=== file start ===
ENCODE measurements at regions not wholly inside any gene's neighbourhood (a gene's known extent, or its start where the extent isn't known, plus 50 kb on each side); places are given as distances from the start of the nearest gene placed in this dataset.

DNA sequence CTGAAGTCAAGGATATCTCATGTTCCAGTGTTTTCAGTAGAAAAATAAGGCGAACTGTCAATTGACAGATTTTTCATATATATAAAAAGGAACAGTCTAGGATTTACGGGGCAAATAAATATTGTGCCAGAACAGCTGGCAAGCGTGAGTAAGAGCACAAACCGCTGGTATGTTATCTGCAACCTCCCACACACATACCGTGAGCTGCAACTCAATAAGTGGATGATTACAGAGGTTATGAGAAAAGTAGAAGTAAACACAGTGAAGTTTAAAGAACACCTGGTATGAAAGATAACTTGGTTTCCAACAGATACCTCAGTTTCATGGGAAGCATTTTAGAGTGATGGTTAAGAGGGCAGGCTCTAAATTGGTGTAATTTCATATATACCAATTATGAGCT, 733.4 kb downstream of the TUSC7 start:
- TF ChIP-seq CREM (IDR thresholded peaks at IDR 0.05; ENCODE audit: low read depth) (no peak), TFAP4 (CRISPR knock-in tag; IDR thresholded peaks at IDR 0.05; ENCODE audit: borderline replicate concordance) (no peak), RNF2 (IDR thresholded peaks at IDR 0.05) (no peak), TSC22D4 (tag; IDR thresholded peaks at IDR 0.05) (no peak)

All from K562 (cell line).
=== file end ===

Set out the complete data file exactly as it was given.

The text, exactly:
ENCODE measurements at regions not wholly inside any gene's neighbourhood (a gene's known extent, or its start where the extent isn't known, plus 50 kb on each side); places are given as distances from the start of the nearest gene placed in this dataset.

DNA sequence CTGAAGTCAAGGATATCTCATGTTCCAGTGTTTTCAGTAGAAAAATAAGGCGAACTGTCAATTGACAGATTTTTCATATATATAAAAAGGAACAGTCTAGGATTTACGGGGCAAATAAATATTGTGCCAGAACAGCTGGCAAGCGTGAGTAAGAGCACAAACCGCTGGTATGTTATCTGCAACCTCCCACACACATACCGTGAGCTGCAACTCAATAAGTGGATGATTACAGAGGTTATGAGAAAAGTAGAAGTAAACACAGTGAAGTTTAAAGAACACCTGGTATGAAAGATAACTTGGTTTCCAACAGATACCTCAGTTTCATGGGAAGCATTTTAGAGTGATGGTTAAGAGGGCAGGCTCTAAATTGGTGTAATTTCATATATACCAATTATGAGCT, 733.4 kb downstream of the TUSC7 start:
- TF ChIP-seq CREM (IDR thresholded peaks at IDR 0.05; ENCODE audit: low read depth) (no peak), TFAP4 (CRISPR knock-in tag; IDR thresholded peaks at IDR 0.05; ENCODE audit: borderline replicate concordance) (no peak), RNF2 (IDR thresholded peaks at IDR 0.05) (no peak), TSC22D4 (tag; IDR thresholded peaks at IDR 0.05) (no peak)

All from K562 (cell line).